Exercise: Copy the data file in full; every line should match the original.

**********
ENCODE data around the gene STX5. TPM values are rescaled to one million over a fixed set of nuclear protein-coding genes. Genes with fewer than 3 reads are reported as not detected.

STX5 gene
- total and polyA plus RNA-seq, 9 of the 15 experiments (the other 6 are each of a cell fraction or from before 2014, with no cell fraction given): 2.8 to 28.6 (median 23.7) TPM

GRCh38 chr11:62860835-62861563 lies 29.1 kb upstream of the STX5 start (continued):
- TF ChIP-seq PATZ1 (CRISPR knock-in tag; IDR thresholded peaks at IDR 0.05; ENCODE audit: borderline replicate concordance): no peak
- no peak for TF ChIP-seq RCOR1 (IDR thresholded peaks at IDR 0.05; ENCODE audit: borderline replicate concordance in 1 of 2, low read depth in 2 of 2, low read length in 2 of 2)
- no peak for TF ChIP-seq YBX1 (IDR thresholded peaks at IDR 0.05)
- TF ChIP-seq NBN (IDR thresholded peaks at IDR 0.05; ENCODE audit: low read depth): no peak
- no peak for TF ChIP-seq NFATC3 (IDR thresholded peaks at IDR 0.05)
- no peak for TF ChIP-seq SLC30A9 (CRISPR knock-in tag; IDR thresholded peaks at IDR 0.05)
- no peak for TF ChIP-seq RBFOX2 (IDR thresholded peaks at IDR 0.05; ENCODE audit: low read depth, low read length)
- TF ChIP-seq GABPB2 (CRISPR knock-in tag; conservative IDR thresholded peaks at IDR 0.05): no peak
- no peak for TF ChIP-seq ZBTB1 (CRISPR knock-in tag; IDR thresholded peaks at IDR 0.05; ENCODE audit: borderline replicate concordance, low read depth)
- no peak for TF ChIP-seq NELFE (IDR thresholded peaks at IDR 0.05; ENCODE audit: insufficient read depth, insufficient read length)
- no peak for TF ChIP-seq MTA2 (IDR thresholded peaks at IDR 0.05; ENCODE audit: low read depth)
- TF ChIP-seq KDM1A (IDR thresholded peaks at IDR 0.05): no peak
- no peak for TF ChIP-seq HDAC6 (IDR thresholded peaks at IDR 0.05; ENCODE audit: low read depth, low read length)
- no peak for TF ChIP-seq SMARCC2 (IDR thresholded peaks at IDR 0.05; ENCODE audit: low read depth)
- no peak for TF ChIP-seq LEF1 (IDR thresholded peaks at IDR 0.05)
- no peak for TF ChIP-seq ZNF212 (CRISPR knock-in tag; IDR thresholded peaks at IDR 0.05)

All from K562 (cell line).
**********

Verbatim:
ENCODE data around the gene STX5. TPM values are rescaled to one million over a fixed set of nuclear protein-coding genes. Genes with fewer than 3 reads are reported as not detected.

STX5 gene
- total and polyA plus RNA-seq, 9 of the 15 experiments (the other 6 are each of a cell fraction or from before 2014, with no cell fraction given): 2.8 to 28.6 (median 23.7) TPM

GRCh38 chr11:62860835-62861563 lies 29.1 kb upstream of the STX5 start (continued):
- TF ChIP-seq PATZ1 (CRISPR knock-in tag; IDR thresholded peaks at IDR 0.05; ENCODE audit: borderline replicate concordance): no peak
- no peak for TF ChIP-seq RCOR1 (IDR thresholded peaks at IDR 0.05; ENCODE audit: borderline replicate concordance in 1 of 2, low read depth in 2 of 2, low read length in 2 of 2)
- no peak for TF ChIP-seq YBX1 (IDR thresholded peaks at IDR 0.05)
- TF ChIP-seq NBN (IDR thresholded peaks at IDR 0.05; ENCODE audit: low read depth): no peak
- no peak for TF ChIP-seq NFATC3 (IDR thresholded peaks at IDR 0.05)
- no peak for TF ChIP-seq SLC30A9 (CRISPR knock-in tag; IDR thresholded peaks at IDR 0.05)
- no peak for TF ChIP-seq RBFOX2 (IDR thresholded peaks at IDR 0.05; ENCODE audit: low read depth, low read length)
- TF ChIP-seq GABPB2 (CRISPR knock-in tag; conservative IDR thresholded peaks at IDR 0.05): no peak
- no peak for TF ChIP-seq ZBTB1 (CRISPR knock-in tag; IDR thresholded peaks at IDR 0.05; ENCODE audit: borderline replicate concordance, low read depth)
- no peak for TF ChIP-seq NELFE (IDR thresholded peaks at IDR 0.05; ENCODE audit: insufficient read depth, insufficient read length)
- no peak for TF ChIP-seq MTA2 (IDR thresholded peaks at IDR 0.05; ENCODE audit: low read depth)
- TF ChIP-seq KDM1A (IDR thresholded peaks at IDR 0.05): no peak
- no peak for TF ChIP-seq HDAC6 (IDR thresholded peaks at IDR 0.05; ENCODE audit: low read depth, low read length)
- no peak for TF ChIP-seq SMARCC2 (IDR thresholded peaks at IDR 0.05; ENCODE audit: low read depth)
- no peak for TF ChIP-seq LEF1 (IDR thresholded peaks at IDR 0.05)
- no peak for TF ChIP-seq ZNF212 (CRISPR knock-in tag; IDR thresholded peaks at IDR 0.05)

All from K562 (cell line).